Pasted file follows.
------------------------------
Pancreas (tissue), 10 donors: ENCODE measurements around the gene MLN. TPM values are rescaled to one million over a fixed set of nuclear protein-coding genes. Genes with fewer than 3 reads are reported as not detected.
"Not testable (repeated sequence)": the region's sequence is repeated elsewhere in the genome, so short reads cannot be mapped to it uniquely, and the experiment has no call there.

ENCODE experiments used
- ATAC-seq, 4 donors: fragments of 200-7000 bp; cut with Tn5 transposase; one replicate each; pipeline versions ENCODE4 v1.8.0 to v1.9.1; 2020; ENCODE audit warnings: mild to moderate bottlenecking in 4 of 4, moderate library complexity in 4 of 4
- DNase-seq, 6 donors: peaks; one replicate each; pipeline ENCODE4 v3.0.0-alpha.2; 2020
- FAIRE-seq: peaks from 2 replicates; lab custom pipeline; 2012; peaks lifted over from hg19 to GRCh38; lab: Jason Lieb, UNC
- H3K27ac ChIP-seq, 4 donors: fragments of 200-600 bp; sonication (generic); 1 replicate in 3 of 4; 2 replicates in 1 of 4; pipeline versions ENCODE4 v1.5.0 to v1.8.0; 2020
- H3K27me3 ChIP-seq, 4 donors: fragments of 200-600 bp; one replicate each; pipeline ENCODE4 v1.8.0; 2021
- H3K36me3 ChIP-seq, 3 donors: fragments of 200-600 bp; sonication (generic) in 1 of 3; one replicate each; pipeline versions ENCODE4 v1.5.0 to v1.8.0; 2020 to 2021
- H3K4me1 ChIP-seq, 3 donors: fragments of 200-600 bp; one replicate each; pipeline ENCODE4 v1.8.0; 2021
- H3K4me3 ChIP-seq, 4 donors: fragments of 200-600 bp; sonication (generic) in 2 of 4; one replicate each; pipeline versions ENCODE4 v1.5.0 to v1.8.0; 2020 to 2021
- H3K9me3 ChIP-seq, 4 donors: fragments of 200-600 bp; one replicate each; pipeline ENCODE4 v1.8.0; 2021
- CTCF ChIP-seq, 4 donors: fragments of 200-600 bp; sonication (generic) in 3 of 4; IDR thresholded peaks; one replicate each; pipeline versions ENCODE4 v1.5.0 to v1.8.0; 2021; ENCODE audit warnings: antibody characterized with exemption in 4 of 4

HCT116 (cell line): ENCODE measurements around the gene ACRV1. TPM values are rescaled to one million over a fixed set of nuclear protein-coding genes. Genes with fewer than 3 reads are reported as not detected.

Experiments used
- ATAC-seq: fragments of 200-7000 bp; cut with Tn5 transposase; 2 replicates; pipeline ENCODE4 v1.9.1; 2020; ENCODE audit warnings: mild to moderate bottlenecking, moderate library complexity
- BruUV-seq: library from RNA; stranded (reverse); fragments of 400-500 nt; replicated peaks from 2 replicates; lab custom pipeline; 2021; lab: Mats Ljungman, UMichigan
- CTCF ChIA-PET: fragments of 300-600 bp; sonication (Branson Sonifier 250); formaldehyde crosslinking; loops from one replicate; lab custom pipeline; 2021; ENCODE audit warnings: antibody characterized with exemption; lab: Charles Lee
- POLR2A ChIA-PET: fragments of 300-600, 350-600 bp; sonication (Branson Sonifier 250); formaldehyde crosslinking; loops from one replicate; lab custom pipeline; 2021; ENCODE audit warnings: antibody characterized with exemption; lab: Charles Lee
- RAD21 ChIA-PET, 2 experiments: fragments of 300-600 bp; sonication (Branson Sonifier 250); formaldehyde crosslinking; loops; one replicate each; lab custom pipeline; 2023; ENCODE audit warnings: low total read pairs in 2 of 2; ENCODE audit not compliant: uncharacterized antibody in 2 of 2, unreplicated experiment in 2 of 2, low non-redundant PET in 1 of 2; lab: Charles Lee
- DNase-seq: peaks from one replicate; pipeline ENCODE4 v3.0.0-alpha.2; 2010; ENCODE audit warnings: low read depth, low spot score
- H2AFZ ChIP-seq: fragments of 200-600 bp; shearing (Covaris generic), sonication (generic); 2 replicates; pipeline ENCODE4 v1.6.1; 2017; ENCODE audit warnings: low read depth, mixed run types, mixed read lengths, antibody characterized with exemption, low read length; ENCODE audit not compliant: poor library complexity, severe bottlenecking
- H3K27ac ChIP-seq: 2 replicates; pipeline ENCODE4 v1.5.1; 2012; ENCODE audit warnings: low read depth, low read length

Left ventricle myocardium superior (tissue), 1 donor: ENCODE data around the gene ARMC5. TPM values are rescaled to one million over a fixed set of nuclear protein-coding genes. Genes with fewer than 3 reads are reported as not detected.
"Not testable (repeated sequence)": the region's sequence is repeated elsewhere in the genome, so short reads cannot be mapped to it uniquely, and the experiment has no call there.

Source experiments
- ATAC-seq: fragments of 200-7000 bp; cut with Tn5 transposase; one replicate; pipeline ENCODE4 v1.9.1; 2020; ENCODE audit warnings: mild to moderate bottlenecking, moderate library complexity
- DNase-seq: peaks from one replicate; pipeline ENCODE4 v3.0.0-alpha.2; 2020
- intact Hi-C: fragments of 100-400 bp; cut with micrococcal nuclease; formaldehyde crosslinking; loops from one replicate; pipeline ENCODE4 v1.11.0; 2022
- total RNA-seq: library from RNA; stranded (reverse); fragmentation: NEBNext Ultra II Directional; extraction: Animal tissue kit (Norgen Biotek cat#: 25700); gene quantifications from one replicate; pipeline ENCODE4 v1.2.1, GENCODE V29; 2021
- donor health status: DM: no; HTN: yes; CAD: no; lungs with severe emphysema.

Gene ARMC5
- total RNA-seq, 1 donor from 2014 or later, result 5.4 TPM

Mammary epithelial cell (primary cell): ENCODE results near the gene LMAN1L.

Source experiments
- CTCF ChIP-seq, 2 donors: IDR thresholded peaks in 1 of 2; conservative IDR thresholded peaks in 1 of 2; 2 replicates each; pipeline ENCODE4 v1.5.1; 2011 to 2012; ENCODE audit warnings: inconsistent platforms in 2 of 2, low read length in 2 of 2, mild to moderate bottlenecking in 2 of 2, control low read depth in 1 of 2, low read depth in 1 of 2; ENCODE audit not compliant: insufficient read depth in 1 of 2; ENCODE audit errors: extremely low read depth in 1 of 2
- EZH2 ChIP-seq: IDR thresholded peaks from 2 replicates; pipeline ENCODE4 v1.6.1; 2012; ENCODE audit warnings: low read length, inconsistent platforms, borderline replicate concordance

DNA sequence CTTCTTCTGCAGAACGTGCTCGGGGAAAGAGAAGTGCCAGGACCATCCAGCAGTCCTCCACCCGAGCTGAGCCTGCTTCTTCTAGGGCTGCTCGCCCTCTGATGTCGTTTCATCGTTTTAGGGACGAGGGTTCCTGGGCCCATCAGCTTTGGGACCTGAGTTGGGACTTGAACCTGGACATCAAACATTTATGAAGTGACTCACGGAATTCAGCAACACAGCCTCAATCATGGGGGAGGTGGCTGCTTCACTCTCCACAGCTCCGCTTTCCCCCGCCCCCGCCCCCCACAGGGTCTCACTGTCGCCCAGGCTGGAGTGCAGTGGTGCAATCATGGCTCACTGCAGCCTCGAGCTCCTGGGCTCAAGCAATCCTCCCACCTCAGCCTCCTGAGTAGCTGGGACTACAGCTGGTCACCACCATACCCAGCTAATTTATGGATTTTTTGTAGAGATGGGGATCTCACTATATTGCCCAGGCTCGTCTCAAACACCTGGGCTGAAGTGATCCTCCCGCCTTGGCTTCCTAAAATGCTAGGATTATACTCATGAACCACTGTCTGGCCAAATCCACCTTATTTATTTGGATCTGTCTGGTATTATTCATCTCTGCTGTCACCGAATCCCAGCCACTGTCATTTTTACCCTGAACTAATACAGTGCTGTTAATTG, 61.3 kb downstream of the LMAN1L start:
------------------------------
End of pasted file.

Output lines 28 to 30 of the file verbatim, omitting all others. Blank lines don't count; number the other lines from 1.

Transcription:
- DNase-seq: peaks from one replicate; pipeline ENCODE4 v3.0.0-alpha.2; 2020
- intact Hi-C: fragments of 100-400 bp; cut with micrococcal nuclease; formaldehyde crosslinking; loops from one replicate; pipeline ENCODE4 v1.11.0; 2022
- total RNA-seq: library from RNA; stranded (reverse); fragmentation: NEBNext Ultra II Directional; extraction: Animal tissue kit (Norgen Biotek cat#: 25700); gene quantifications from one replicate; pipeline ENCODE4 v1.2.1, GENCODE V29; 2021